Back on the double-decker tourist bus we toured Arab Street and Chinatown too, but chose not to explore on foot in the sizzling afternoon sun.


William Gibson called Singapore, “Disneyland with a death penalty,” but it felt more like Vegas than anything else. Nowhere embodied this more than the Marina Bay Sands, an architectural feat of cartoonish scale and the centerpiece of the Marina Bay development. The building cost over $8 billion and was built during the midst of the global economic crisis of 2008-2011. The Skypark on Level 57 looks like a curved barge and was our destination to have a drink and watch the sunset. The drink, a rail martini, cost $25 and the view was hazy, but we got to see what the hubbub was about and experience a bit of Vegas on the other side of the world.



Everything in Singapore was considered and done with evident striving for a balance of utility and aesthetic. The Marina Bay development was impressive, not just the hotel, but the office buildings, parks, lagoons and gardens. Broad avenues offered manicured lawns, flowering bushes and niwaki.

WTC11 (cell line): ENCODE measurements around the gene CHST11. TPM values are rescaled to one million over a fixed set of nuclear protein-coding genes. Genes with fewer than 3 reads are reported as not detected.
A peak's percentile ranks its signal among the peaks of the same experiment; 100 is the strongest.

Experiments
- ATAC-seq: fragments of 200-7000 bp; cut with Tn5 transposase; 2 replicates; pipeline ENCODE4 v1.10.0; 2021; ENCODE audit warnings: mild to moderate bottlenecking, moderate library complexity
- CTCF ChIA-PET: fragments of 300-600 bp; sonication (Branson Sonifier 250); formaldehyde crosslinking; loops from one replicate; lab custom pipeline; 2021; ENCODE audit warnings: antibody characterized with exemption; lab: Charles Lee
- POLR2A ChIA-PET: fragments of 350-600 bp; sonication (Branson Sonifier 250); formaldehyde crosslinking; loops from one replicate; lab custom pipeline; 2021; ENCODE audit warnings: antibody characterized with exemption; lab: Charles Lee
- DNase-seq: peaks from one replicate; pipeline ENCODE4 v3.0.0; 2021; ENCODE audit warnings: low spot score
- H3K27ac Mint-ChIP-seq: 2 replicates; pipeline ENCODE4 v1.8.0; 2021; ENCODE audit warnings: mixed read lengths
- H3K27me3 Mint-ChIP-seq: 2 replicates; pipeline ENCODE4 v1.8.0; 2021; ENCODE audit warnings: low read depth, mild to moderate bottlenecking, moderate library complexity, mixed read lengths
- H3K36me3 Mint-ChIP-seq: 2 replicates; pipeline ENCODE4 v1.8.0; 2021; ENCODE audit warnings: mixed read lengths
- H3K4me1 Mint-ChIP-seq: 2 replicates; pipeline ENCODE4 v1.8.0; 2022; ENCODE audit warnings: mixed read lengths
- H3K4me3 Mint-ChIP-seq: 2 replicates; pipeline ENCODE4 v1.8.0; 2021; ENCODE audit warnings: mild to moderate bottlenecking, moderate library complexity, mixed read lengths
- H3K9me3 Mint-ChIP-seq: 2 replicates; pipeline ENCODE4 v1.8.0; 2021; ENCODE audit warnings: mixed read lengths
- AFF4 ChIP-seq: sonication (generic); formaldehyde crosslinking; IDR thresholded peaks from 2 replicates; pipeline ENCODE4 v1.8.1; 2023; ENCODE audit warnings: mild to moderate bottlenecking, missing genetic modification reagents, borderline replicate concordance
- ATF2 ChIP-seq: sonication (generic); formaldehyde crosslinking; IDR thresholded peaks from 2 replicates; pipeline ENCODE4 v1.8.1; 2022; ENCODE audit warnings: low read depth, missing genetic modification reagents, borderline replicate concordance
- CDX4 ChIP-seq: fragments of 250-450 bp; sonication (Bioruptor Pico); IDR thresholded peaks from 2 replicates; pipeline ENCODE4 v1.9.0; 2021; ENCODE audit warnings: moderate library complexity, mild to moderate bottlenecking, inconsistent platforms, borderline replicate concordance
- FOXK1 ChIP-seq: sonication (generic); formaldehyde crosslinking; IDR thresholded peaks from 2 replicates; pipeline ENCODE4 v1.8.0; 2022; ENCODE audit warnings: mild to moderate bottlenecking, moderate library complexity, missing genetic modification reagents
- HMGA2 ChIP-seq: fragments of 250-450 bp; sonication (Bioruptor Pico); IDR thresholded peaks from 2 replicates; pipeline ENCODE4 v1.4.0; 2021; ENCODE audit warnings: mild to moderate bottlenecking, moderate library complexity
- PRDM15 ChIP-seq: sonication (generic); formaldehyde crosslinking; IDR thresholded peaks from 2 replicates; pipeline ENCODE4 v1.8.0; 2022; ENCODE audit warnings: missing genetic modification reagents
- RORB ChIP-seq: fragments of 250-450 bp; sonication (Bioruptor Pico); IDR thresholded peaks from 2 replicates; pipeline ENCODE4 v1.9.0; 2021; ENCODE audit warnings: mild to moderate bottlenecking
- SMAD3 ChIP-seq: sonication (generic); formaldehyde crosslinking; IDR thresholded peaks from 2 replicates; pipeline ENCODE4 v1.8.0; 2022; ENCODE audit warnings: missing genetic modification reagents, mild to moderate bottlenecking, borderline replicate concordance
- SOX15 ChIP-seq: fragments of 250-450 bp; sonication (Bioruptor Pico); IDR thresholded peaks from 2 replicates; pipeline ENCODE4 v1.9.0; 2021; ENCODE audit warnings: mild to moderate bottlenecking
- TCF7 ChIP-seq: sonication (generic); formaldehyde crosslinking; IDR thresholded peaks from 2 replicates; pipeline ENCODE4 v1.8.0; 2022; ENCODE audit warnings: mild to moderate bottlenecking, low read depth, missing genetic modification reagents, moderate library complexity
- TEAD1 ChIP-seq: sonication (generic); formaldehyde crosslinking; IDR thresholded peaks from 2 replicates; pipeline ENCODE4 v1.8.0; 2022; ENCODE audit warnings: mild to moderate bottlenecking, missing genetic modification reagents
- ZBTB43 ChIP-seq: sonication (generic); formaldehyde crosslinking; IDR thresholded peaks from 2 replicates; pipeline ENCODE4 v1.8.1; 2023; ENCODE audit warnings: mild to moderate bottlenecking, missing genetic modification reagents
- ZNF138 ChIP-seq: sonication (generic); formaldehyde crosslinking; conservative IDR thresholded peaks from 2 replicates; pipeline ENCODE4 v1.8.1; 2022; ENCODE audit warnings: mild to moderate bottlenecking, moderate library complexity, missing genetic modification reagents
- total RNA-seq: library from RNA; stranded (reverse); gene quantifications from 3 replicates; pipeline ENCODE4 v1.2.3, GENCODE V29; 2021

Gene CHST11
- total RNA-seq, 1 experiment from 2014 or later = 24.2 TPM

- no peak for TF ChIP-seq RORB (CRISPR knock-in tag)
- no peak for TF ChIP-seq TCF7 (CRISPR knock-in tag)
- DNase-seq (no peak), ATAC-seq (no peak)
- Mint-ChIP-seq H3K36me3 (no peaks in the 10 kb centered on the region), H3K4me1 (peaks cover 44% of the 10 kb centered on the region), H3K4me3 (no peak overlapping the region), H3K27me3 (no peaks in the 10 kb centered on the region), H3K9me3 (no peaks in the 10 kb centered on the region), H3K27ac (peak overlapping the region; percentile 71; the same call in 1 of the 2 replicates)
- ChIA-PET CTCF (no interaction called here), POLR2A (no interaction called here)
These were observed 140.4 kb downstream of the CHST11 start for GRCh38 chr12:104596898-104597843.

‘Even from my sickbed, even if you are going to lower me to the grave and I feel that something is going wrong, I will get up.’ – Lee Kuan Yew

Our final few hours were spent enjoying the pool and culinary gifts of the hotel. The next leg of our journeys would take us through the diametrical opposite of Singapore – Viet Nam, Laos and Cambodia. Places much older and a lot less ordered.